First Challenge, and a Funny Video.

I talk about mytoos.com a lot, especially since Bobo’s come home. Let’s just say that I knew from reading that site that it’s no easy path with a ‘too in the house. I feel it’s a message worth repeating again and again.

And, okay, ‘not an easy path’ is a huge understatement. It is an enormous challenge sharing your home with these parrots; I can tell that even a week or so in.

The infamous cockatoo noise? Hmm. It’s unpleasant, like a (very loud) dying, tortured woman crossed with a wounded dog’s staccato yelps. The calls can reach quite a volume. Still, I find Mavi’s shrieks more piercing and therefore irritating. Bobo tends to vocalise in the evenings, as is typical, and will also flock-call if you leave the room. Thankfully, he’s a generally quiet bird.

No, Bobo’s real challenge is his own avian nature.

Ah, yes, hormonally-charged adult male cockatoo at the tail-end of the spring breeding season.

Run and hide, folks, run and hide. Or rather, don’t, or a very angry – hormonal – cockatoo will chase you.

I mentioned that he bit me yesterday on the knee (I wasn’t running, I was walking towards him), and today he lunged and went after O. in the same manner. I was next, although thankfully he missed both of us and was towelled and safely put into his cage. We had been going to limit his time out to periods of about 20 minutes, maximum, but he didn’t make it that far.

The issue becomes now figuring out constructive ways to burn off some energy. Today, we were encouraging him to march around in the hopes that he’d use up a bit that way. Turns out that’s a trigger for attack.

I would encourage flying or flapping his wings, but I’m not entirely sure I want him to know he has them right now! (He doesn’t use them, save for the once, when he used them to bite his way up the blanket I was holding yesterday.) A slight wing-clip during hormonal seasons might be in order, as I see that as the only way to guarantee safety. Or maybe I’m jumping the gun a bit. It’s fairly worrying knowing that his beak can easily bend the bars of his cage (yes, it’s true), or slice through flesh if he catches it the right way. And his unpredictable ‘too nature is what flips a situation from okay to downright dangerous in seconds.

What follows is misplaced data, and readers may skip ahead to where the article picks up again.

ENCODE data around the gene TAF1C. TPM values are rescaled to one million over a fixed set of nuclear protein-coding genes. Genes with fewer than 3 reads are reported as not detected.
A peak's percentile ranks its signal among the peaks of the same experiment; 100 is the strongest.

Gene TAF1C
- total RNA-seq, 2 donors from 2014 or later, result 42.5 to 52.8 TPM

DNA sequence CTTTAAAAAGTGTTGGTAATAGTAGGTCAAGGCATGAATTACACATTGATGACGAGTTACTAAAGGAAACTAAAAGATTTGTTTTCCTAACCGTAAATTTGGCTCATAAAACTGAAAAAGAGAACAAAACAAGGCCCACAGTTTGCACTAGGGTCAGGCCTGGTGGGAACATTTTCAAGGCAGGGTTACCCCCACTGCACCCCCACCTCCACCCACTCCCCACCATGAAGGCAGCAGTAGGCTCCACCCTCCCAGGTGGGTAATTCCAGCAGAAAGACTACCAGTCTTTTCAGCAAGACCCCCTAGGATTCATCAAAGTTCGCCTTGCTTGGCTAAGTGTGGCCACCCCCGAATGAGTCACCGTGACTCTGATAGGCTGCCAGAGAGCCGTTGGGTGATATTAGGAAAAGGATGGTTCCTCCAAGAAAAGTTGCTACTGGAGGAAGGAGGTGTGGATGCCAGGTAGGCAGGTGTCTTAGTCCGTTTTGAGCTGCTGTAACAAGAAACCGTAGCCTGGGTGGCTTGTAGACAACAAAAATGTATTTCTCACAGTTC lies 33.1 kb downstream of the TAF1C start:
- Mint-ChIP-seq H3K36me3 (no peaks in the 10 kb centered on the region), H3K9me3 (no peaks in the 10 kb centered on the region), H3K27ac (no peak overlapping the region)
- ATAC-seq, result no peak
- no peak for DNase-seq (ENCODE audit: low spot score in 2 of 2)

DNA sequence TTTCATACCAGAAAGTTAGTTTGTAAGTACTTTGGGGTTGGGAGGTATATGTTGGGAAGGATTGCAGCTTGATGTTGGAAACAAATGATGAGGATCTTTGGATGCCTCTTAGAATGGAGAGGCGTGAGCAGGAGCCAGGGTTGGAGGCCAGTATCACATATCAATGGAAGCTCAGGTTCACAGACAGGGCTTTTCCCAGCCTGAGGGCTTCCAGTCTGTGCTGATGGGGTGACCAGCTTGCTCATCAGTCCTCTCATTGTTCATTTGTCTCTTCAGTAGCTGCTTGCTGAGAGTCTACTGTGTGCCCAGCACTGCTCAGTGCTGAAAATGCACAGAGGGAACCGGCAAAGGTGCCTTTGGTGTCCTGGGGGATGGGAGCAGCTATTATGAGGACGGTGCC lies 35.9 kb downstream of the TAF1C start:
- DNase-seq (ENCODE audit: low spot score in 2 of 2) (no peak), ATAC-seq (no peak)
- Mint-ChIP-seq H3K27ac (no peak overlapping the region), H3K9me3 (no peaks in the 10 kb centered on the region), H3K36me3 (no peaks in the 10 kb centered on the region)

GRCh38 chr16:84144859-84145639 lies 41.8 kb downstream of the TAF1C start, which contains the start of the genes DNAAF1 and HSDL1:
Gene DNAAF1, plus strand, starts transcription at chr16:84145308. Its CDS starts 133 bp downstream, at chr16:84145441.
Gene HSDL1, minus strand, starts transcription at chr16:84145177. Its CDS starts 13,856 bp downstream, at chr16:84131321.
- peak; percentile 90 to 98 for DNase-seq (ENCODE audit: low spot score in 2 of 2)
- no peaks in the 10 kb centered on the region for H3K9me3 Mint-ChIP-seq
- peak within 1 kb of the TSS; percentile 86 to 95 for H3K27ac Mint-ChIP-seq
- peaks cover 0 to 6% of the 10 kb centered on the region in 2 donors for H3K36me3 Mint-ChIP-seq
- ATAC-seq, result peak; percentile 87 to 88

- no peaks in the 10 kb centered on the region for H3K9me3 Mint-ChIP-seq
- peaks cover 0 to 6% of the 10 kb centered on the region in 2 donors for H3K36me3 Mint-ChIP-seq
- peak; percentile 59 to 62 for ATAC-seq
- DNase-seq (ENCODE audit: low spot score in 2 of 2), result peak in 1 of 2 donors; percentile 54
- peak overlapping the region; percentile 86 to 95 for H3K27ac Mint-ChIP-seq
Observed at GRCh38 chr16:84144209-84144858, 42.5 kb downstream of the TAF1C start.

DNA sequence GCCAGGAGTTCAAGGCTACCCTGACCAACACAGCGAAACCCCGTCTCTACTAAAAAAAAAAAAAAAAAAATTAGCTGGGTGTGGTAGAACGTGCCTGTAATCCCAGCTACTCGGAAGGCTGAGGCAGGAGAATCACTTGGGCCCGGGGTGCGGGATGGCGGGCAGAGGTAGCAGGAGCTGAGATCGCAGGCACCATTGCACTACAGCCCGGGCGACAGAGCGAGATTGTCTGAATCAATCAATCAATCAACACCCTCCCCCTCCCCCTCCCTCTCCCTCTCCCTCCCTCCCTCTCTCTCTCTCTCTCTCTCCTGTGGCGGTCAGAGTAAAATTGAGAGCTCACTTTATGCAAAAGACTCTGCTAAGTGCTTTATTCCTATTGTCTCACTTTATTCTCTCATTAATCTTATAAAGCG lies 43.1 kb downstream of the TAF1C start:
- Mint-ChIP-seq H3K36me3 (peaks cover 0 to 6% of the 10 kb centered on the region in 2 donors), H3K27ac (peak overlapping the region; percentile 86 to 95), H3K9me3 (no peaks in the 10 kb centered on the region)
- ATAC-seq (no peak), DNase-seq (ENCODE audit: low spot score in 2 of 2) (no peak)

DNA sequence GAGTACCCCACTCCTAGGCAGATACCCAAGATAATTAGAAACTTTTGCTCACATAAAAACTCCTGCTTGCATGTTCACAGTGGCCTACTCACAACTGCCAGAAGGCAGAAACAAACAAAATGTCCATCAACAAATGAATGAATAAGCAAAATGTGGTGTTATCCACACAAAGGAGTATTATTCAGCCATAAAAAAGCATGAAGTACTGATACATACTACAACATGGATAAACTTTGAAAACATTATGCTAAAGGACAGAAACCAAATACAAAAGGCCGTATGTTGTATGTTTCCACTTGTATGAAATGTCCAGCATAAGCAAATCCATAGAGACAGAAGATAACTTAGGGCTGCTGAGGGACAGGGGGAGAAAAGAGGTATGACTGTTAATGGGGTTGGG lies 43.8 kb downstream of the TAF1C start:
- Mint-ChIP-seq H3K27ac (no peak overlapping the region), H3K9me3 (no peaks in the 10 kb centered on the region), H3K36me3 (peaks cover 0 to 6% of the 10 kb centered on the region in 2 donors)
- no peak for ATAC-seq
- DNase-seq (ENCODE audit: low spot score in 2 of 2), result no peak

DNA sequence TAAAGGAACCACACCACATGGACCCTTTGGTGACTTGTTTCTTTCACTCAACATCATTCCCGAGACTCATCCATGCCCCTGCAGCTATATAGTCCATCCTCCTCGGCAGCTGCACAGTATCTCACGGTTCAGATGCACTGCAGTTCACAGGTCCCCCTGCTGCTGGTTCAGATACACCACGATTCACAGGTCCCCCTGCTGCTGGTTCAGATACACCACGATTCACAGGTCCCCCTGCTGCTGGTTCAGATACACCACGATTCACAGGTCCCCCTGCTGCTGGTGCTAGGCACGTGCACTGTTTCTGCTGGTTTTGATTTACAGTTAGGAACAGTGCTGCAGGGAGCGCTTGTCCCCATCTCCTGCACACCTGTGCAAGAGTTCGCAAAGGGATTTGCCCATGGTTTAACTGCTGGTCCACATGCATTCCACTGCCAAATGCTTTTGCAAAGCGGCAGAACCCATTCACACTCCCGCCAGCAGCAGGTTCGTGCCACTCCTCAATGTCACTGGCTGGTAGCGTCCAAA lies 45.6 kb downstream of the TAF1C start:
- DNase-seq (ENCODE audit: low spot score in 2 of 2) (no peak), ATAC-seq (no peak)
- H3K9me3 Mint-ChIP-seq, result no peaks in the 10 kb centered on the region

This is not a bird I’d trust with strangers, kids, or timid people – not right now, anyway.

He is such a wonderful creature. I have fallen in love with him, despite his aggressive out-of-cage behaviour. Bobo has a fantastic personality. If he wants a scratch, he comes up to the cage bars and leans his head against them invitingly, all whilst ponderously rubbing his head and neck with his foot. At night, the only thing he wants is to hold your hand.

If you leave the room, he calls goodbye, and when you enter (or pick up the phone) he gleefully shouts hello. He is also an escape artist, which, while not good, is still pretty incredible. He is very, very clever.

That intelligence is the cockatoo’s downfall. Beautiful, adorable birds, but they’re not intended for caged living. Note: They are also significantly less adorable when they’re charging at you in full-on attack mode.

My solution for now are to see about involving Bobo in some kind of performance, I think. It doesn’t have to be him doing anything out of a cage to start with – we’ll see. He performs naturally. I’ll also leave him in his cage for a few days, because although that doesn’t seem entirely fair on him, he can’t be rampaging around the house. I think Bobo is definitely overdue some through-the-bars training.

Just by the by, the video is to put Bobo in a bit of a better light, because although he has ‘bad’ moments, he is such a clown!

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